[00:13:34] That's just to make sure that if it's really hot, because we have P200s, and they are as, they're not like this massive deep cell, they tend to dry out a little bit faster, so you want to just make sure that you have good watering programs so they don't dry out and die.
[00:13:52] Diego Footer: Are those overhead misters more adding humidity to the air, moisturizing the top layer of the soil, or are you getting good percolation from those?
[00:14:02] Ray Tyler: Oh, we're getting soil drenched, like it's a gentle rain, but it's a lot of it.
[00:14:08] Diego Footer: And come summer, once these plants are established, is there a visual of that you've noticed of getting too much water, get not getting enough water so you can dial that in? Because for somebody new, this is always a question on crops.
[00:14:26] How much do I water? And I know there's no, hey, five minutes, 20 minutes. But is there a visual cue of your soil needs to feel like this, look like this? Or the plant needs to look like this?
[00:14:37] Ray Tyler: So what you don't want is you don't want the surface of your soil to be dry like powder. Right. And I'm going by soil moisture, not by the looks of my lettuce, because if you could look at that lettuce at the wrong time�let�s say if you look at your lettuce in the morning, here's a good example: in the mornings and evenings when it's cooler, the lettuce could be dehydrated, but there's enough moisture from the air where they look perky.
[00:15:06] But during the day, there's just flat, right? There's just no water left. I don't look by the plants. I am going by the soil moisture content. A good rule of thumb is that you wanna be able to kind of take a little finger full of soil and squeeze it together. You don't want water to drip out necessarily.
[00:15:30] What you want is you wanna be able to take it and form a firm ball of soil and stay that way. Not like a muddy, like you don't want mud, but you don't want, if you let go of your fingers, you don't want it to fall down in powder. So you just want a good�you want good moisture, but you also want good drainage.
[00:15:53] This is why sandy soils can grow really great lettuce because it's not holding onto that water too long because it needs to drain enough where it's getting rehydrated. That's how nutrients are getting into the plant, but it also needs to drain enough where you have good oxygen as well. So a general rule of thumb that a good place to start would be from Mat �til, I would say, first week of October.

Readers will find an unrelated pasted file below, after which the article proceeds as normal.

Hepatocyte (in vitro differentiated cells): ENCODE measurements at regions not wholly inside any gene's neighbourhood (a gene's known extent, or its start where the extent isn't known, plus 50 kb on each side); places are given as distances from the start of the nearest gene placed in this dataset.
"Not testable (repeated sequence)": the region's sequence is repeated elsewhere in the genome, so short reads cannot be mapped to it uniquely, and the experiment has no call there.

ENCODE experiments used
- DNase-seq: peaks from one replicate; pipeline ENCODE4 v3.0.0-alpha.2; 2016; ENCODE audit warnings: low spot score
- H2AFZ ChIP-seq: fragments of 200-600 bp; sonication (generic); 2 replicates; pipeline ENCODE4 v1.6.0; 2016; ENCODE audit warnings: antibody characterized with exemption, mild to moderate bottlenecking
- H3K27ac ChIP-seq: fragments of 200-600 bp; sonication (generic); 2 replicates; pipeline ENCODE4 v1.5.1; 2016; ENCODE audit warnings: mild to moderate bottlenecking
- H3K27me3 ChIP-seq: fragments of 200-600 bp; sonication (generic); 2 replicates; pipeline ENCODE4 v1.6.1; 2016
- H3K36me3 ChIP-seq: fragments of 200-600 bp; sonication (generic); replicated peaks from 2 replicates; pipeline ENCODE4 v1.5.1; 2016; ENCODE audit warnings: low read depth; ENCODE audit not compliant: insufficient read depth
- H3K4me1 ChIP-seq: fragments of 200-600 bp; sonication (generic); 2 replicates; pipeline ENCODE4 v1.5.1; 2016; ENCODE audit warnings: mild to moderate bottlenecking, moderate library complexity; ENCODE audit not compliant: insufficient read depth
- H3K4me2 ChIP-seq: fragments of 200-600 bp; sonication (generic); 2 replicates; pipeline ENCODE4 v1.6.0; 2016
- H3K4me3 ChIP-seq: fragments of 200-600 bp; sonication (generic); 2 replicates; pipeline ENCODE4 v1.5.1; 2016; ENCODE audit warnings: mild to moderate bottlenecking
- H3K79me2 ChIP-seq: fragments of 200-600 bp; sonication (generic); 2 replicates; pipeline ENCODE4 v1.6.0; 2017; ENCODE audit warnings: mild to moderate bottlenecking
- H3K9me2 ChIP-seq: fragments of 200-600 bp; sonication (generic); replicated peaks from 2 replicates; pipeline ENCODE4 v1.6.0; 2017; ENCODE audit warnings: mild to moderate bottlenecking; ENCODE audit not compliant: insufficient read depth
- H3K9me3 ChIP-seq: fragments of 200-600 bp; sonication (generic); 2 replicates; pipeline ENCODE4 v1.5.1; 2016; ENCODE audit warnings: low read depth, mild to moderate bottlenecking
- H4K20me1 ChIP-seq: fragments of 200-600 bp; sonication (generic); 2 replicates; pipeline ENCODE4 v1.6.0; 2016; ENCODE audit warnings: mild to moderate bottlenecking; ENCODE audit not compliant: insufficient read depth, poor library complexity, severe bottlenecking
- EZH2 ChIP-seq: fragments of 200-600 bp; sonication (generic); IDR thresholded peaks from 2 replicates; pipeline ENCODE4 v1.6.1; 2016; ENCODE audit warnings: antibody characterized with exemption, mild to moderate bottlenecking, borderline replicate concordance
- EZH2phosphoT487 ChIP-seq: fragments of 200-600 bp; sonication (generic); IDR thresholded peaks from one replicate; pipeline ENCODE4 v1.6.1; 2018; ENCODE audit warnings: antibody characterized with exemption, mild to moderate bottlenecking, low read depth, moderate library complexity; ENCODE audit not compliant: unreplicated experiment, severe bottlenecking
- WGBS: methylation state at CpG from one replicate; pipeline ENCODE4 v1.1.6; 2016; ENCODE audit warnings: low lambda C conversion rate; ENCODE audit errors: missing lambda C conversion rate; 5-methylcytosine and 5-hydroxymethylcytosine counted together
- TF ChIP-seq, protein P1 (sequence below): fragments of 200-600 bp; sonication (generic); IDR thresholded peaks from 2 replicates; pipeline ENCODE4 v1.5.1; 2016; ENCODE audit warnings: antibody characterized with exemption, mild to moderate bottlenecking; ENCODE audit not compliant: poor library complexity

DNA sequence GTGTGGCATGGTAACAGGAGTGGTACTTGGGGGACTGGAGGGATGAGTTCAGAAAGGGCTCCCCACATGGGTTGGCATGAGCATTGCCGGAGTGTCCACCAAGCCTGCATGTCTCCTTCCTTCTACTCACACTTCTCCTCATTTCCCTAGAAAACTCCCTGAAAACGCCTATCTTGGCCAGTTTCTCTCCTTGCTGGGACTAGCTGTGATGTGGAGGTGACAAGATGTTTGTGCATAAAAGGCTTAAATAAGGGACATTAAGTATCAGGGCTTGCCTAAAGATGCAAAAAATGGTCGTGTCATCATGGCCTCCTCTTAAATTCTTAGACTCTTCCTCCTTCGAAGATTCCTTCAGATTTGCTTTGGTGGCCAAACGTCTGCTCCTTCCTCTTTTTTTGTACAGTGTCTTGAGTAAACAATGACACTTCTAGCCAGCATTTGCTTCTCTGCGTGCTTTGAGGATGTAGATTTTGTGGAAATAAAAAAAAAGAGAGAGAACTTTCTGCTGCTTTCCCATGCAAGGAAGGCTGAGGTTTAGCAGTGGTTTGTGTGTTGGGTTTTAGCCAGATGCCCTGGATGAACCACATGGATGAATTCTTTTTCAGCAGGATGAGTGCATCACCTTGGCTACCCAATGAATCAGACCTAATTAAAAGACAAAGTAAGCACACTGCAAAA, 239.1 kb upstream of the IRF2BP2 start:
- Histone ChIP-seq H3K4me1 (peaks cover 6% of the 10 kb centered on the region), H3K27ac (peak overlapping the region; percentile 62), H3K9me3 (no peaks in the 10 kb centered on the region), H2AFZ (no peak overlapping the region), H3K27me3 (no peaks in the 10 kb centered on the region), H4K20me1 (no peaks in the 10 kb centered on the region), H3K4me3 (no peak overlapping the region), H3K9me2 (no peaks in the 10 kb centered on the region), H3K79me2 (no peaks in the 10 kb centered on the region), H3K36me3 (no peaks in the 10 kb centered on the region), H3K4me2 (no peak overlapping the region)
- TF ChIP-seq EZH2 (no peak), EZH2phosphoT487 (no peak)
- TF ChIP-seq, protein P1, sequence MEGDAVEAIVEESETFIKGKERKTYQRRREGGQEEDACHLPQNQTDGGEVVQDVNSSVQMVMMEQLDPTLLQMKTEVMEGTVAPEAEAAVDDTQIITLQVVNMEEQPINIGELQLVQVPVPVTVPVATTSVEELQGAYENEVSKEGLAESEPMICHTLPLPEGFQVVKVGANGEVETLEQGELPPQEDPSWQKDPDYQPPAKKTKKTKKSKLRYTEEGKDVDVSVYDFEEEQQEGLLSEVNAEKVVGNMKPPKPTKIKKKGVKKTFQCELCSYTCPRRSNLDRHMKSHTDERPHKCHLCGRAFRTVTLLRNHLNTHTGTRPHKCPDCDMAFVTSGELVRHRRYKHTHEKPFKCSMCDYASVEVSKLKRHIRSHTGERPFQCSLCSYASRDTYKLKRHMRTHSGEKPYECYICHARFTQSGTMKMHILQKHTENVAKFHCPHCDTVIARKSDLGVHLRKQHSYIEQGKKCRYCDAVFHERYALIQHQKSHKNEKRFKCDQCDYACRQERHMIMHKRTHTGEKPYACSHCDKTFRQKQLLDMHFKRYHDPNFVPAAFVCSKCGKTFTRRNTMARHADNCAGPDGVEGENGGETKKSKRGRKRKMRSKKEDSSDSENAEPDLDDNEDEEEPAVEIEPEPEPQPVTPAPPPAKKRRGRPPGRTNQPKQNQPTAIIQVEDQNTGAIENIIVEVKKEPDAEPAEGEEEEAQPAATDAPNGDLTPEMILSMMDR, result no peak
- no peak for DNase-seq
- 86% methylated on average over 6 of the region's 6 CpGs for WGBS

[00:16:29] You can water lettuce, new lettuce, once a day for 10 minutes, and you'll be fine, except if you have a rainy week, then maybe just pause it until the sun comes out again. Then once the lettuce is mature or mature to say like week number three and four, then we're using drip tape at that point. Then you're going maybe once every two days, maybe 30 minutes every two days.
[00:16:54] So a deeper watering, but giving it more time for that oxygen, for that water to drain and for that oxygen to get to your roots. That's when I'm at right now, and I found that's a good place to start. And then ultimately, you have to observe, every single day, what's happening. But if you start with that as a good baseline, then you can either back off or add more as you feel like you need it. Overwatering is sometimes worse than underwatering.
[00:17:27] Diego Footer: In the summer in the heat, you've talked about sometimes, those plants go flat. I'll see it outside of my yard in the middle of the day. It's almost like a protection mechanism. The plant just droops down. You had no water, but come evening, the plants perk back up.
[00:17:40] Do you ever wanna see that on lettuce or are you looking for lettuce to be that same perfect head shape 24/7, meaning, hey, it's hot, but it�s sucking up water so it never has to droop or are you okay with the droop?